Speaker Listener Technique

We need to have better relationships with each other. We need to have better communication with our friends, family, neighbors and the people around us. We need to have more respect for them. We need to not only know what others say, but understand what they mean regardless of whether the other person comes from a different race, religion, background, or social-economic status. We need to revel in silence as we listen to our neighbor speak. We need to give them a moment to speak their mind and give ourselves enough time for their words to sink in. We need a listen first speak second mentality. Only then will we have a chance at understanding what one another means. The speaker-listener technique is a couples therapy technique that can help us communicate with our partners, friends, family, and members of marginalized groups.

The speaker-listener technique is a couples therapy technique. However, it can be used in any type of communication to help the understanding between two people or parties. It is beneficial for communication between lovers, friends, co-workers and family members.  For example, imagine person A & B are a couple.  Person A states three ideas they have in mind and person B listens silently. Person A has the floor and it’s their time to verbalize their thoughts, feelings, and emotions. Once person A is done, person B should paraphrase what person A has said.  This will make person A feel heard and understood. Then person B has the floor for their three points while person A remains silent and paraphrases after. It is good to limit your turn to speak to a max of 3 ideas because it is challenging for the other person to remember. Please don’t ‘rattle off a laundry list’ of grievances. If you have more to say, please wait for your 2nd turn to speak. Finally, person A gets to speak again. This can go back-and-forth for as long as both parties need or have the patience for. The speaker-listener technique takes practice. It allows both parties to take a step back and understand what the other person feels and means.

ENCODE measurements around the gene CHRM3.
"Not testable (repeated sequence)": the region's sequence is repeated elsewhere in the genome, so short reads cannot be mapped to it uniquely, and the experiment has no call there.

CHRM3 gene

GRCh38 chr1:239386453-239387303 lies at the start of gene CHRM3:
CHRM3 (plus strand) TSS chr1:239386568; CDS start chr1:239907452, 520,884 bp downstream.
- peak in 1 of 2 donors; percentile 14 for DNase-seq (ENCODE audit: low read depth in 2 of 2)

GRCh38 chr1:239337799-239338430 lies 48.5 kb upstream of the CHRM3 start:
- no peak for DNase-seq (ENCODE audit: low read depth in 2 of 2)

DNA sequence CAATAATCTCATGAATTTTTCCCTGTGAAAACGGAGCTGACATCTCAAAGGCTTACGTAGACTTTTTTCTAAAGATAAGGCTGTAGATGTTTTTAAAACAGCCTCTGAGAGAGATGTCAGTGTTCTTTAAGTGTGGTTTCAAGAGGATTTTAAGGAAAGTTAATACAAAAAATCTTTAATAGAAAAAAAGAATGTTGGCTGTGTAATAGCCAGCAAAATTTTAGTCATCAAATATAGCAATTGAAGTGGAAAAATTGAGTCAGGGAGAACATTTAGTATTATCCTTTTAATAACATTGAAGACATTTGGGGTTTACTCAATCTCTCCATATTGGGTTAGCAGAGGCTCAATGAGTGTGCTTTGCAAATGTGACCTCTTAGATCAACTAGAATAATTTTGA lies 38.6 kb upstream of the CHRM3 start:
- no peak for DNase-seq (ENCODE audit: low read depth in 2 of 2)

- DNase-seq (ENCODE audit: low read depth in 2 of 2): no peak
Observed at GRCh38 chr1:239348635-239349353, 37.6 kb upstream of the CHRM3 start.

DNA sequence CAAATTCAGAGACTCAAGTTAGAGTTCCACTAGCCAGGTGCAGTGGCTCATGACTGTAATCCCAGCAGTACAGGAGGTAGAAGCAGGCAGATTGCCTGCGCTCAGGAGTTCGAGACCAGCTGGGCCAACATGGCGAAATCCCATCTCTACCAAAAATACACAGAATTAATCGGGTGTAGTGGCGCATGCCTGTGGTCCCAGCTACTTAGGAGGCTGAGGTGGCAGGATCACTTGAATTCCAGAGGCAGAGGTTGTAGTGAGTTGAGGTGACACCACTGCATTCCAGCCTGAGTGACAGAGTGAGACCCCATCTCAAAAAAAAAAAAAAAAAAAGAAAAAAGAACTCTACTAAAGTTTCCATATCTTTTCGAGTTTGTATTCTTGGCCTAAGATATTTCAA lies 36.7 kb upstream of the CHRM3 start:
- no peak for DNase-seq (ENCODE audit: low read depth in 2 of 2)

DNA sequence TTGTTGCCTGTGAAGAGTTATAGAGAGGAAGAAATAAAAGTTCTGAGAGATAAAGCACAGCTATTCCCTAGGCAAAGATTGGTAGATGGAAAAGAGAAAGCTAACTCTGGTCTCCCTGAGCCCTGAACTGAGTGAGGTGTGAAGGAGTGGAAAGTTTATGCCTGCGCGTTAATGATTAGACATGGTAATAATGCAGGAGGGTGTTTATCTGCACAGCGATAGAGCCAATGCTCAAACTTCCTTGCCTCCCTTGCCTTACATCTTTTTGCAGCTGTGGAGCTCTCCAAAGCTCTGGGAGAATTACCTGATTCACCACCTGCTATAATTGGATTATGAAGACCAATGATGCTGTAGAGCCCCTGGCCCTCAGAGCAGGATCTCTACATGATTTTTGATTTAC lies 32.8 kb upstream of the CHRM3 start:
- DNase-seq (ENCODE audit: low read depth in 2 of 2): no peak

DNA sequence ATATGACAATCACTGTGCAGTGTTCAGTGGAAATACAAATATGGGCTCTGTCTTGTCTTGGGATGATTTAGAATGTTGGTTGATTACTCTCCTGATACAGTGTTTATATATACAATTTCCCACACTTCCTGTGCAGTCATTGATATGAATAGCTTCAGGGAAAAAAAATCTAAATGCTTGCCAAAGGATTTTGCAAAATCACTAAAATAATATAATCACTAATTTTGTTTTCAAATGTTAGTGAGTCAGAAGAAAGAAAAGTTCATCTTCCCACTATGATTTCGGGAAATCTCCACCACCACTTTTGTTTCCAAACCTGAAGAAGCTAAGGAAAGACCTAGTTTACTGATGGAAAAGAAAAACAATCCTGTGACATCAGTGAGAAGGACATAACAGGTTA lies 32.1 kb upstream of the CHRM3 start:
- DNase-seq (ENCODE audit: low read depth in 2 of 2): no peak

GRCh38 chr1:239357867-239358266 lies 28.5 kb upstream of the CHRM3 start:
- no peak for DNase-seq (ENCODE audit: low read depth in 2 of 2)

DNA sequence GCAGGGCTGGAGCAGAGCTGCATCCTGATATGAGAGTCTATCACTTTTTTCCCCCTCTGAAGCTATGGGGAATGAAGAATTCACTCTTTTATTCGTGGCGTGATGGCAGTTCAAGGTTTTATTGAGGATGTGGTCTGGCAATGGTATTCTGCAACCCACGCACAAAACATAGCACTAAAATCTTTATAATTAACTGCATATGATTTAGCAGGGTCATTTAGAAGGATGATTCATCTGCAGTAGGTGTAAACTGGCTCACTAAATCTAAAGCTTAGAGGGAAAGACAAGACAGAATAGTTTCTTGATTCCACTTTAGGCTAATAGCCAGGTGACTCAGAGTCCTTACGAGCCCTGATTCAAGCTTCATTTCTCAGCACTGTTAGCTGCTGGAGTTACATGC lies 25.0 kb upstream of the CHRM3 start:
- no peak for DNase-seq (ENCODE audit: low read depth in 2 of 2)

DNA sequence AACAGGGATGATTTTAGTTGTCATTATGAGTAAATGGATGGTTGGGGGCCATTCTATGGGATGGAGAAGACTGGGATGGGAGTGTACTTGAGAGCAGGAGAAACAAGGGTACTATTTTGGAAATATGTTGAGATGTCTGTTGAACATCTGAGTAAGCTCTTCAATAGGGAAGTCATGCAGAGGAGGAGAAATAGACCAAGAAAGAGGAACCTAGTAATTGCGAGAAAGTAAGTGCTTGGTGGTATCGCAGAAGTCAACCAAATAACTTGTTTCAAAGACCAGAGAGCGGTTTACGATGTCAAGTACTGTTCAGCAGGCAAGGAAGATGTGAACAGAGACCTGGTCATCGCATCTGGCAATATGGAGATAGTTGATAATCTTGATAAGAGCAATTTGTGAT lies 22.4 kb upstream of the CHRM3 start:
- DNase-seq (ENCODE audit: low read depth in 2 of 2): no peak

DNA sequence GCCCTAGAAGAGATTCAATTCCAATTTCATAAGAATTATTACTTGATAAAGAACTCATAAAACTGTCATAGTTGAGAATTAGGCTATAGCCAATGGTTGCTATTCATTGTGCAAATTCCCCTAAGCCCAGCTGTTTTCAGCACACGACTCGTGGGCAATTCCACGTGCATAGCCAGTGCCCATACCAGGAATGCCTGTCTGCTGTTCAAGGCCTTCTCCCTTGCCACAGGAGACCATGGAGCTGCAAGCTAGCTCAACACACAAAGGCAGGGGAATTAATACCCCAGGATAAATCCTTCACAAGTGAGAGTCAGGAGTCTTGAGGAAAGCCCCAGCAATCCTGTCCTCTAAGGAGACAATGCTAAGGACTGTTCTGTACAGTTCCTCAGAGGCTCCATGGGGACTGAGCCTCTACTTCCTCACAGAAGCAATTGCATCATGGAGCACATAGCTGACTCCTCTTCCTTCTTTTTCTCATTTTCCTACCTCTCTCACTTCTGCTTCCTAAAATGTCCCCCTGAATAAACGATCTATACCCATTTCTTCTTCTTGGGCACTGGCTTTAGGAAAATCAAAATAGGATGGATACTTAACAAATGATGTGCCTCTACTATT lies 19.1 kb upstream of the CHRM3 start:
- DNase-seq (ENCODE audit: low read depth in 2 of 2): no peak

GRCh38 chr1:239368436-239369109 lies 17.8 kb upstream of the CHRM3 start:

For best results, a third-party moderator is often needed. A stubborn person may not effectively participate in the speaker-listener technique and simply repeat themselves without listening to the other person.  In this case, they need an objective moderator to reiterate to them that their point of view is too overbearing, controlling or domineering. Even then, it might take them a while before they can truly compromise with the other person. We have seen time and time again, that stubborn individuals do not compromise. That’s why it’s crucial for a couple to agree on an objective third-party moderator. It doesn’t need to be a licensed therapist or psychiatrist. It can be a friend, or even a family member.

The speaker-listener technique is easier said than done. It’s not a magic spell that lets everyone understand you. It simply improves your chances at making another person feel understood. It’s the best tool we have in negotiation and showing others that we understand them, while effectively sharing our ideas in conversation and debate. It’s important to learn that this tool exists and it is something that needs to be practiced. We need to continue to sharpen and hone our communication skills and this a great way to do that.